By Human Rights Watch Press
Published November 8, 2014
The response of the government of Uganda to deadly ethnic violence and reprisals in the Rwenzori region of the western part of the East African country in July 2014 has been inadequate.
On November 5, 2014, Human Rights Watch (HRW) called on the government to “arrange for a credible independent investigation to examine the circumstances of the initial attacks, the subsequent response â€“ including the possible involvement of government forces in reprisal attacks and torture, and the adequacy of protection for civilians in the following days.”
Saying details of the violence, including the total death toll, remain unclear, HRW says its research and credible media reports indicate that the violence began on July 5, when some members of the Bakonzo ethnic group, possibly hundreds of people, organised in small units attacked police and army posts in several districts with guns, machetes, and bows and arrows. The attacks sparked reprisals by members of other ethnic groups, and possibly the security forces, as well as brutal counter-security operations against Bakonzo civilians over the following days.
Maria Burnett, senior Africa researcher at Human Rights Watch, said, “Horrific acts of violence took place in western Uganda four months ago, and members of all the ethnicities involved should have timely justice. The government should urgently support a serious, credible, and above all, independent investigation into the July violence in Rwenzori.”
From August to October, Human Rights Watch conducted research into the July attacks and the government forces’ response, interviewing 52 victims, witnesses, journalists, and religious and local civil society leaders, as well as local members of government and cultural leaders from the various local ethnic groups in the region. Human Rights Watch also visited hospitals, an informal center hosting applicants for a government-initiated amnesty, and victims displaced by the violence, as well as several attack sites.
The coordinated attacks on July 5 by members of the Bakonzo ethnic group, some wearing masks, were carried out in Kasese, Bundibugyo, and Ntoroko districts. In some areas, particularly Bundibugyo district, government forces did not adequately protect Bakonzo civilians from retaliatory attacks, including beating, mutilation, and killing, Human Rights Watch found. Police and the military in Kasese district responded to the initial attacks by rounding up, beating, and detaining unarmed civilians. Human Rights Watch received reports that some security officials were involved in reprisal killings and beatings and that numerous victims of the violence had been buried in mass graves.
“I entered the hall and saw blood and brain spilled on the floor,” said one man in Bundibugyo who is from the Bakonzo ethnic group. He, along with others, had been ordered to remove the bodies of victims of a reprisal attack. “Heads were shattered.”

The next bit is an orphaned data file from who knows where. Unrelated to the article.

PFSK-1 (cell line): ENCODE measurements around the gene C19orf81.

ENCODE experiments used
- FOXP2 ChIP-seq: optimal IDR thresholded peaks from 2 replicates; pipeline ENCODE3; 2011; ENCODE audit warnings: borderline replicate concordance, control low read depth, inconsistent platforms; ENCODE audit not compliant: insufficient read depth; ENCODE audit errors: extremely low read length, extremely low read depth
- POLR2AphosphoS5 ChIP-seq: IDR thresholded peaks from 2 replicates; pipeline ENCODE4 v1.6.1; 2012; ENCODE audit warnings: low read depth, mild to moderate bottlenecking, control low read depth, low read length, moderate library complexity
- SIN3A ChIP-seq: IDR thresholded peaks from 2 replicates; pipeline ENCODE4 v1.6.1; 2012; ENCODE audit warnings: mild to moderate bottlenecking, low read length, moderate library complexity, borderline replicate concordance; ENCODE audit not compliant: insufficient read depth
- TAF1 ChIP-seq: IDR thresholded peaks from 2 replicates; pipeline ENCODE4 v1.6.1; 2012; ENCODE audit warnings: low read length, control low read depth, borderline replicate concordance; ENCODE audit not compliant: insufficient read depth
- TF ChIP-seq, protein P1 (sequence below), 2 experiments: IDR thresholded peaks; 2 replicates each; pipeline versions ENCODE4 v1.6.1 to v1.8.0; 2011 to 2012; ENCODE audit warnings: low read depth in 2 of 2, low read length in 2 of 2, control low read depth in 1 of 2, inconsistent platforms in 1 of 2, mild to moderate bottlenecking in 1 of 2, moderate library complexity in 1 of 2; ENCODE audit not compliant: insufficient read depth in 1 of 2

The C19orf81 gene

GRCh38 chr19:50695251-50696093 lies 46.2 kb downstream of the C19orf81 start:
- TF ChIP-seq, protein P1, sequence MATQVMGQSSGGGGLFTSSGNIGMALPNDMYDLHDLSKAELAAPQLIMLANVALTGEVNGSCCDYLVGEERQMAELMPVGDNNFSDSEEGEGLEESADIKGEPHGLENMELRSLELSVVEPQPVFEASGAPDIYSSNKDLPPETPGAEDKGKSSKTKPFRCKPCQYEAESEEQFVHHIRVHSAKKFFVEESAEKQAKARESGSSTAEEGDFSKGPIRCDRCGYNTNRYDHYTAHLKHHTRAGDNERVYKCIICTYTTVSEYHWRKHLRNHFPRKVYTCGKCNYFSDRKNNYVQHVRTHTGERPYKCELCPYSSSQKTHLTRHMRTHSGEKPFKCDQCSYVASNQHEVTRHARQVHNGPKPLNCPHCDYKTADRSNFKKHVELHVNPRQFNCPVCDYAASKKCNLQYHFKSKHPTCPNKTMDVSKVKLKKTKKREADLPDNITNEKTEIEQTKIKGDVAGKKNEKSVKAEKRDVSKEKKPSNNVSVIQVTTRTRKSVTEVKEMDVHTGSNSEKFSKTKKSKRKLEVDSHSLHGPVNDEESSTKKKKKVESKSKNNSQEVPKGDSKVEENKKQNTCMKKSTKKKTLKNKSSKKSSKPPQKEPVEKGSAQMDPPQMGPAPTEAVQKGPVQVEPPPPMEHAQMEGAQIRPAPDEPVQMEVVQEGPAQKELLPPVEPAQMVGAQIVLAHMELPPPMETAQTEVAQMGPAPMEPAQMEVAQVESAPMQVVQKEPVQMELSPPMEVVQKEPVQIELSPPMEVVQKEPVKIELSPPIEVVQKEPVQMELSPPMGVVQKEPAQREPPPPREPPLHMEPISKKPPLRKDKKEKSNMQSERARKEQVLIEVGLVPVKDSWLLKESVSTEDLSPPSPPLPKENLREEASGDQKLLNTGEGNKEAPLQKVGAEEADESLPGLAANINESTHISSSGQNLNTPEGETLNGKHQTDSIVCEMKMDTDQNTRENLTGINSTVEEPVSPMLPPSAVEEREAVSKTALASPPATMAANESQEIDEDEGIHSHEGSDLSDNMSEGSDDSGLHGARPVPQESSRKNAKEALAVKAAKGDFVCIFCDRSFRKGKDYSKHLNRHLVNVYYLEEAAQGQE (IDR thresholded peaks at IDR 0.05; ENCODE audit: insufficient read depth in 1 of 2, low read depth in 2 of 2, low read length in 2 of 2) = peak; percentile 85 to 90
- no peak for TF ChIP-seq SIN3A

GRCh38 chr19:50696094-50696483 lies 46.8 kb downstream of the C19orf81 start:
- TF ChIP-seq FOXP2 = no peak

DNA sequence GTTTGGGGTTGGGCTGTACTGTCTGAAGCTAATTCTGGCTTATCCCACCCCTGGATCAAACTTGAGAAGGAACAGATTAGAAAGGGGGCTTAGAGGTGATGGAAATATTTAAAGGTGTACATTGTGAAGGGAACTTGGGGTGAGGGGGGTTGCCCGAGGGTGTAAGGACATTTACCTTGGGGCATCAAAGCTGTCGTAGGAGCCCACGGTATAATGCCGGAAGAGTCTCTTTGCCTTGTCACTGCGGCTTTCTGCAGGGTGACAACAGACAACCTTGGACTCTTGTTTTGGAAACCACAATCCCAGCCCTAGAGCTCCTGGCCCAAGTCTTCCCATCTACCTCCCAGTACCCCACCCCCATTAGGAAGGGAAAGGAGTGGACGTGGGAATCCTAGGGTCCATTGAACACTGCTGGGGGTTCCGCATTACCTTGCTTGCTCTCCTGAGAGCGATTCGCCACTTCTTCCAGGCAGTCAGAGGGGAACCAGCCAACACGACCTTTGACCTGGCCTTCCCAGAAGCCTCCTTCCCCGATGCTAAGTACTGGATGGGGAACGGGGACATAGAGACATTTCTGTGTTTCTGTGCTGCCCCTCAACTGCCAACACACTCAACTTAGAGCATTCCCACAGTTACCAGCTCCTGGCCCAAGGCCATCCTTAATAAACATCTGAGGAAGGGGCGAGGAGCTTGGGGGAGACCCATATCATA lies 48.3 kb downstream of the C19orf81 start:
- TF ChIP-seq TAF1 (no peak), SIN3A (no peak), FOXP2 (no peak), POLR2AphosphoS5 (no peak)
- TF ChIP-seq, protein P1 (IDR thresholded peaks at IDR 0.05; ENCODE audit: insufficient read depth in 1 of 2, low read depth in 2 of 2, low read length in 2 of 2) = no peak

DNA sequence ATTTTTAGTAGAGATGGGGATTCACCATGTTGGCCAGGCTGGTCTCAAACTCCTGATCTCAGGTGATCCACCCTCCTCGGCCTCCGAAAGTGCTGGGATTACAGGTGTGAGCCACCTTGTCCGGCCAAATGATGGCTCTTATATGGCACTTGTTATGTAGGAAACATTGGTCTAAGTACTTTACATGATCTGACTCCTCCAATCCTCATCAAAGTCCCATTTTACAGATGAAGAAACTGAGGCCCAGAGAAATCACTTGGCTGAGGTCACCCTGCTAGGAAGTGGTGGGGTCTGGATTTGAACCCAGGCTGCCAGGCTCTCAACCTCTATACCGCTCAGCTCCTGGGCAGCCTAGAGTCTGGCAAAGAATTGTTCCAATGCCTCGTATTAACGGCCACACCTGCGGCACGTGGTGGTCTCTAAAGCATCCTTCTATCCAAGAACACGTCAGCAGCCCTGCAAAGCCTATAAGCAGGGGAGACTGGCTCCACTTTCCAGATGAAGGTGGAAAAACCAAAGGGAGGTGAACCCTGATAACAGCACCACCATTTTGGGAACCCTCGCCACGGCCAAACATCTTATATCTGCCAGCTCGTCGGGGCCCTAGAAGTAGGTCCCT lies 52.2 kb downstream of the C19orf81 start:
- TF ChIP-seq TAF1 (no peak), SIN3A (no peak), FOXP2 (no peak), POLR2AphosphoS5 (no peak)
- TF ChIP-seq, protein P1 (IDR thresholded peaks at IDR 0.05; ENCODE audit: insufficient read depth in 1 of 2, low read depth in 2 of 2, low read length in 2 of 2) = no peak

Local media reports suggest that over 100 people were killed during the violence. On July 7, President Yoweri Museveni said that 65 Ugandans had been killed by “schemes of some confused and selfish bunch of people.” However, reprisals continued over the next three days. Witnesses and victims reported targeted attacks on Bakonzo civilians by other ethnic groups and security operatives in the area. On July 10, Defense Minister Crispus Kiyonga told parliament that in all, at least 92 people had been killed.
Victims and witnesses interviewed by Human Rights Watch indicated that the total is likely higher as people were buried in unmarked graves and some people remain unaccounted for. Several witnesses said at least 50 of the alleged Bakonzo attackers are believed to be among the dead, though many more were probably people fleeing the violence. In one area, some Bakonzo elders compiled a list of 83 people who are missing.
“I counted 53 bodies, which we loaded on a tractor,” said one man ordered to bury people in mass graves. “We picked up the bodies from inside the barracks. Some of the bodies had no heads and hands, others had bullet wounds on the head and chest.”
“The question remains, who is buried in these mass graves and who killed them?” said Burnett. “Without timely and independent investigations, those questions remain unanswered and victims have no justice.”
Bakonzo cultural leaders told Human Rights Watch that the attacks were not meant to target local ethnic groups, but were a protest against perceived historical marginalization by the central government. Some leaders of the Bakonzo, who are predominantly farmers, allege that the government favors the Basongora ethnic group, mostly cattle keepers largely from Kasese district, and the Bamba ethnic group predominantly from Bundibugyo district.
On July 28, a Bakonzo group claiming responsibility for the attacks wrote to President Museveni explaining their motivation, highlighting land conflicts, the refusal of the president to meet Bakonzo cultural elders, and high unemployment rates among Bakonzo people.